Comer also reacted to revelations in Special Counsel John Durham's trial against Igor Danchenko, the primary source for the now-discredited Steele dossier who is charged with lying to the FBI.
Prosecutors divulged Tuesday that the FBI failed to validate any allegation in the dossier before submitting some of its claims in a "verified" FISA warrant application to spy on the Trump campaign and were so desperate to find proof they offered up to $1 million to former MI6 agent Christopher Steele if he could back up his allegations. He did not.
"We're going to have these people in front of the committee, and they're going to explain why they made the bad decisions that they made," Comer said. "Why did they put so much emphasis on the Steele dossier when we now know it was complete fiction? How did they not figure that out? Were they incompetent? Or did they just make a mistake? If so, who's going to be held accountable? These are the questions that we have."
Comer said the FBI's mistakes were then amplified to the public by "the Russian disinformation campaign, led by Adam Schiff," the longtime top Democrat on the House Intelligence Committee and its current chairman, who argued for years there was evidence of Trump-Russia collusion. Special Counsel Robert Mueller found otherwise, declaring there was no such conspiracy.
Comer and Rep. Jim Jordan (R-Ohio), the top Republican on the House Judiciary Committee, have raised numerous concerns about the FBI's conduct, bolstered by recent revelations by whistleblowers suggesting there is politicization of sensitive cases involving Hunter Biden and Donald Trump and Jan. 6 defendants. GOP Sens. Chuck Grassley (Iowa) and Ron Johnson (Wisc.) said they too have evidence of such abuses.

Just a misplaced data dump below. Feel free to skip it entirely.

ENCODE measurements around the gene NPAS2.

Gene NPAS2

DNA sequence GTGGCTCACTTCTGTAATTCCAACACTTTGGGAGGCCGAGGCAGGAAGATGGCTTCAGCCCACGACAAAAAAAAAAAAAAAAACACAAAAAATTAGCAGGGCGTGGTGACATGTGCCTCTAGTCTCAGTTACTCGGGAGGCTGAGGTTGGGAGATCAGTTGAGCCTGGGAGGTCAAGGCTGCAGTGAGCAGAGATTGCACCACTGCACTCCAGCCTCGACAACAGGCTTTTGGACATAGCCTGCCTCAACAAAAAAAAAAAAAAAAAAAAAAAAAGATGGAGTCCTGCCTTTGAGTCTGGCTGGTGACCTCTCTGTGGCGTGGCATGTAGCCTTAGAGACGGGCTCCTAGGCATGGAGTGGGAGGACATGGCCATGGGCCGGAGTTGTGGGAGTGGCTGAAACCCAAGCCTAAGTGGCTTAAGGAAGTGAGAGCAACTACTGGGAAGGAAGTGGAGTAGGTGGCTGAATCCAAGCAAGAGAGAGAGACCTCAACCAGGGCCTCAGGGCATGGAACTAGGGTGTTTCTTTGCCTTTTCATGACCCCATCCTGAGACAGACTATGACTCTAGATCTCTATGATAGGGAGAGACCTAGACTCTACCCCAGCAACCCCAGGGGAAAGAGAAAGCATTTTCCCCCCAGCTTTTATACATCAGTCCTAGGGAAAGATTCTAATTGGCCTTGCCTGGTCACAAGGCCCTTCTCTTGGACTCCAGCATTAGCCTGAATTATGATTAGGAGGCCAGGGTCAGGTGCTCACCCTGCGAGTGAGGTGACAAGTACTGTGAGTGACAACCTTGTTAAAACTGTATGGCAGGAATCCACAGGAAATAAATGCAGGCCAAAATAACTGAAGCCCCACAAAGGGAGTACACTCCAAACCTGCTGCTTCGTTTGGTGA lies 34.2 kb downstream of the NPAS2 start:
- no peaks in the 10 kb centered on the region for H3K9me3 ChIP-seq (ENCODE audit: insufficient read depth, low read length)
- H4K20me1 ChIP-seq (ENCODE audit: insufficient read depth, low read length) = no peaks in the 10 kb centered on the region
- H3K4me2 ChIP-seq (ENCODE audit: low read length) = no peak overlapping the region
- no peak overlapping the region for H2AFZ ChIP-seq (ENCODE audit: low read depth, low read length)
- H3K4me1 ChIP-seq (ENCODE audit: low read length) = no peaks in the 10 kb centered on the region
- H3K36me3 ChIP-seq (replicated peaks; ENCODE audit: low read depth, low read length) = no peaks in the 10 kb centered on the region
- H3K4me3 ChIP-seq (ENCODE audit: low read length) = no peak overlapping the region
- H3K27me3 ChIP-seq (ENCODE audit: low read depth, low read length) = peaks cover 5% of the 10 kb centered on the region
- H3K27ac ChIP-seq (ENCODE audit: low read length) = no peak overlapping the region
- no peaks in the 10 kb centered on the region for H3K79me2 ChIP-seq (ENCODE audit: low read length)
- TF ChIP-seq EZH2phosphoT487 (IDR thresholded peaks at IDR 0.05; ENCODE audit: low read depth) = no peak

The concerns about the FBI — especially after Tuesday's blockbuster revelation in the Danchecnko trial — are spreading to rank-and-file Republicans in Congress.
Rep. Austin Scott (R-Ga.), an influential Republican on the House Armed Services Committee, told Just the News on Wednesday the $1 million offer the FBI admitted making to Steele was deeply troubling because it was proof the bureau did not have evidence that the dossier was credible before they submitted some of its allegations in a FISA warrant certified as verified.
"I think people need to go to prison for that," he told the John Solomon Reports podcast. "We need an FBI that functions in an apolitical manner. And they have brought tremendous amounts of shame to that institution."
Scott said Congress, if Republicans win control, also must look inward and fix the House Intelligence Committee, which has fallen from its neutral, bipartisan roots and been infected with overt partisanship since the Trump years, including fanning the flames for impeachment.
"Look what the Dems did with our Intel Committee," he said. "That's one of those committees that we very much need to be nonpartisan because they get to see a lot of things going on inside America and around the world. And look how the Democrats ran that committee and what they did with the whole Russian hoax and everything else. I mean, there has to be consequences for that.
"So I hope that when we take over, there'll be some members that are currently on the Intel Committee that the Republican Speaker Kevin McCarthy will say, you know, 'You can't serve here because of the discredit that you've been to the committee in the past.'"